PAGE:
HORTON: You could make that argument about anything that — any condemnation issue.  The point is that you look at each plan as it comes about.  And there isn't any allegation of that in this case.  In fact, the developer that is being considered is from out of state ... and it's the city that has come up with a plan, not some developer.

CARLSON:  But I think this strikes some people as most people, I believe, as unfair.  These people didn't do anything wrong, these homeowners.  There was no suggestion that they weren't keeping up their houses.  They weren't blighted.  They were just going about their lives and, boom, from out of nowhere, someone else decided he had a better idea for their land.  Doesn't that seem unfair to you? 

HORTON:  You know, Mr. Berman said the same thing in 1954.  He was the one in the District of Columbia who owned a non-blighted department store in a blighted area. And they took his property, as well as all the blighted properties.  And he said, well, my property isn't blighted.  Why take mine?  And the Supreme Court said, because we need to redevelop the whole area.  It's the same thing.  People that are complaining are complaining about precedent that has been around for a long, long time.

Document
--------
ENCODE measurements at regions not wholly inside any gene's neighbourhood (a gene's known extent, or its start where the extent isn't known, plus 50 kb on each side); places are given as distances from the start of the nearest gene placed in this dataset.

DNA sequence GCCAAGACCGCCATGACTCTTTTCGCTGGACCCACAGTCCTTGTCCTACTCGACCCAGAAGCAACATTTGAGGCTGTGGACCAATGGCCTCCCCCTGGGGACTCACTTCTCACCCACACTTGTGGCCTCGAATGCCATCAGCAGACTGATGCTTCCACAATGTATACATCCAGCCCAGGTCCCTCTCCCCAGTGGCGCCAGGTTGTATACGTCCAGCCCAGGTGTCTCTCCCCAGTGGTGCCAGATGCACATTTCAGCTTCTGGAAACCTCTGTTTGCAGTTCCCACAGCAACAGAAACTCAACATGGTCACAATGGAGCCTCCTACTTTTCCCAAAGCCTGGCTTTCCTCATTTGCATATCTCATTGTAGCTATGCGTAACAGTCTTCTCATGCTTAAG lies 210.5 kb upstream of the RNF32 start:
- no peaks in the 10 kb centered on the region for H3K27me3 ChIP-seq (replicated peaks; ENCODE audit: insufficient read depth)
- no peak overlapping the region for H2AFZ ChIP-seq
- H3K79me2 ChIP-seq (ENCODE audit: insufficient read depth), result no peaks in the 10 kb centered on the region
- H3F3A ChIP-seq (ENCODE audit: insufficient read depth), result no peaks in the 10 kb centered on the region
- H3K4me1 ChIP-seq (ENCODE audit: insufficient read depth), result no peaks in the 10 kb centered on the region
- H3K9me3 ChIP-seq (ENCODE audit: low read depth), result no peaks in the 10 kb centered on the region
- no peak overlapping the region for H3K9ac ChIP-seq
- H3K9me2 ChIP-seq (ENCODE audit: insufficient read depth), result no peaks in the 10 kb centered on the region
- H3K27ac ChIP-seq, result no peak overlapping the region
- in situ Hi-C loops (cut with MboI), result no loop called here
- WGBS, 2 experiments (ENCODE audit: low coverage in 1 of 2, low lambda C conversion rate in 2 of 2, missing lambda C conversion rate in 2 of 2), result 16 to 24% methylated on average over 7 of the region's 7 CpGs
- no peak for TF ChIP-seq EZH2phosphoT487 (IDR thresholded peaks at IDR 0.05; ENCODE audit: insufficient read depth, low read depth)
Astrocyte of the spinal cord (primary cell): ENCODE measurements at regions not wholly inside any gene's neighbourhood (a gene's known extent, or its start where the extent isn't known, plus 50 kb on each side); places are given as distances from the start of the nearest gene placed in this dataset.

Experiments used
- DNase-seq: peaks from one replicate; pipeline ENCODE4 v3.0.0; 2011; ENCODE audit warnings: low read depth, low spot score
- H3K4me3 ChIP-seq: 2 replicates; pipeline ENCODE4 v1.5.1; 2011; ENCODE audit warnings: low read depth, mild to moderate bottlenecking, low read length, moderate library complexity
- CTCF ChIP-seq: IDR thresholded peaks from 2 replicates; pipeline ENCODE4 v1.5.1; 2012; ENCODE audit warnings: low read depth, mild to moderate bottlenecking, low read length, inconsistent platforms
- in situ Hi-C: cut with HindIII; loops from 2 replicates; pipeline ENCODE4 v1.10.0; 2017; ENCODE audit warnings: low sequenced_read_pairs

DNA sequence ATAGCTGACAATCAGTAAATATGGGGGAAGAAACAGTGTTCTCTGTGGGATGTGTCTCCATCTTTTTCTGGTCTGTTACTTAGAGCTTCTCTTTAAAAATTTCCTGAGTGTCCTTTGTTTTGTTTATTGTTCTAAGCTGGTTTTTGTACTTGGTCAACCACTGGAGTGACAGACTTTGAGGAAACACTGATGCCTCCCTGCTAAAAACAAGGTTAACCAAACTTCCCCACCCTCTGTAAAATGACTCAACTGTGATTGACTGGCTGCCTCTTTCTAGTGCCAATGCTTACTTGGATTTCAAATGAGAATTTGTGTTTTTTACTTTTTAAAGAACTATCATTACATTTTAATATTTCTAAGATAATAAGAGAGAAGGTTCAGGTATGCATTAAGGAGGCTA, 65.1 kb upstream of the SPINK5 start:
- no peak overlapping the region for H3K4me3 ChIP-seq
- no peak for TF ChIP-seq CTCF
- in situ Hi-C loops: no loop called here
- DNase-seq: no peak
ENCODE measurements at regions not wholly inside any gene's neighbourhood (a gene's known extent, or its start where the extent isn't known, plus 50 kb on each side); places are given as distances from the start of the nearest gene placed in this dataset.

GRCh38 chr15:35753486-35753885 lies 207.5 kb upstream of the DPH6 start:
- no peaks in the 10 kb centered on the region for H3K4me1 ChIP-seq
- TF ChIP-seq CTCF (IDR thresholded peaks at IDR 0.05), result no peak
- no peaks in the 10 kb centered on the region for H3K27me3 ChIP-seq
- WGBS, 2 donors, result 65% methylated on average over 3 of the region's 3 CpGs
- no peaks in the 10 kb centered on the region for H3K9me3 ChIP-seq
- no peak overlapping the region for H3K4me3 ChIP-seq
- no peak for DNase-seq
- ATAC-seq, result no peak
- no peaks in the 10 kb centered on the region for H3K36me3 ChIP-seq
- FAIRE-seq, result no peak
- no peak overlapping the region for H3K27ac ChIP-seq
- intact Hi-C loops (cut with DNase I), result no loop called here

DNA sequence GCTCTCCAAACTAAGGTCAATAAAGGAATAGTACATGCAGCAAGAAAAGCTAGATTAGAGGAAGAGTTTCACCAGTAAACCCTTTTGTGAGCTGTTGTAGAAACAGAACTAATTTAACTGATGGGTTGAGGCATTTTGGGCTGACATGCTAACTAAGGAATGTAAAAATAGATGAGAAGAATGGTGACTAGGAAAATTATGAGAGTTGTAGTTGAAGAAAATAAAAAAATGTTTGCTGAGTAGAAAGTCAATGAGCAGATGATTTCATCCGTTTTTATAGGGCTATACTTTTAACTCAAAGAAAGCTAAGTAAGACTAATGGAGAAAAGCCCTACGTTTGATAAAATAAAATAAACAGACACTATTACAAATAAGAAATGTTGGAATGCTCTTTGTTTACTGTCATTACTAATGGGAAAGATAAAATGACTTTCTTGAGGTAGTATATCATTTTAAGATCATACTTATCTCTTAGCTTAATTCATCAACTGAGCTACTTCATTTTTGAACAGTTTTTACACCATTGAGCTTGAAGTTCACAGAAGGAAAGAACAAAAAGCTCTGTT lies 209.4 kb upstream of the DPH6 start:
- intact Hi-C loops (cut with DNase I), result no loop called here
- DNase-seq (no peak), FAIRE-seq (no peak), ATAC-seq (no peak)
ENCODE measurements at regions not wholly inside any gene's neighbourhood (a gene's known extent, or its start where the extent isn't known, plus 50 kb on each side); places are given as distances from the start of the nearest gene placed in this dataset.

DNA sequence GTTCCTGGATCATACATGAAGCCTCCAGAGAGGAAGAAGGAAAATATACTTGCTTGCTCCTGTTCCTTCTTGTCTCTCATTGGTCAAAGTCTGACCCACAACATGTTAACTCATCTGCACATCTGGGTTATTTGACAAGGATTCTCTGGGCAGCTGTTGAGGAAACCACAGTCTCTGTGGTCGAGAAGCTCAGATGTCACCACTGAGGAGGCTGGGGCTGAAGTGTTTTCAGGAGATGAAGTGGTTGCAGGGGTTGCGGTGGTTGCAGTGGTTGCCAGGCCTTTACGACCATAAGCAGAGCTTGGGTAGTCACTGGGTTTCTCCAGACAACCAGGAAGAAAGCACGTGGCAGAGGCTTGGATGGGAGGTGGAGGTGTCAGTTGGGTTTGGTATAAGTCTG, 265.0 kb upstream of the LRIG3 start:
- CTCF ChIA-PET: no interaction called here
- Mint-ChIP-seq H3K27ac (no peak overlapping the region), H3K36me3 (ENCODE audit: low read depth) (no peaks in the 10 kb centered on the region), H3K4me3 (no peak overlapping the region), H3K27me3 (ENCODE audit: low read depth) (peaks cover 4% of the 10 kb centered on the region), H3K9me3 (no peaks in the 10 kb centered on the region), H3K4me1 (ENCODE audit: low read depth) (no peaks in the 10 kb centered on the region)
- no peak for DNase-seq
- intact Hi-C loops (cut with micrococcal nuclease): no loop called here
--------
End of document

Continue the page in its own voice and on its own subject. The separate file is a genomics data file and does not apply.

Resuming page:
CARLSON:  Well, I think Mr. Berman had a pretty good point, don't you?  Don't you see the fundamental unfairness of it, if you're being punished for something you didn't do? 

HORTON:  Well, but you're being punished, in your words, if you're talking about taking it for a road. The question is whether there is a difference between a road and other things that are just as much in a public interest.  If a city is dying, as the state of Connecticut has said that New London is an economically-depressed city, it seems to me that it's certainly in the public interest to do something about an economically-depressed city to bring it back and put it on the map. 

CARLSON:  And that may be right.  I guess, Mr. Horton, what I'm looking for is an acknowledgement that real people, individuals, are being hurt in this. 


CARLSON:  What would you stay them?  To [New London resident] Wilhelmina Dery, for instance, whose family has been in their house, as you know, since 1901.  She was born there.  This must be crushing to her.  How would explain this for her?

HORTON:  I understand. I don't deny that this is terrible for the individual plaintiffs.  It's terrible for any individual plaintiffs who have their property taken for the public good.  That's the same argument you'd make if you were taking it for a road or anything else. 

CARLSON:  But can you give me the three sentences you would say to her to make her feel better about this? 

HORTON:  Yes.  I would say, it's too that bad your property has been taken.  All I can say to you, ma'am, is, it's being taken for the public interest and New London, as a whole, will be better for it. 

CARLSON:  OK.  Well, I hope that makes her feel better.  Wesley Horton, congratulations on your victory, anyway. 

HORTON:  Thank you very much.

CARLSON:  Even if I disagree with the outcome.  Thanks a lot.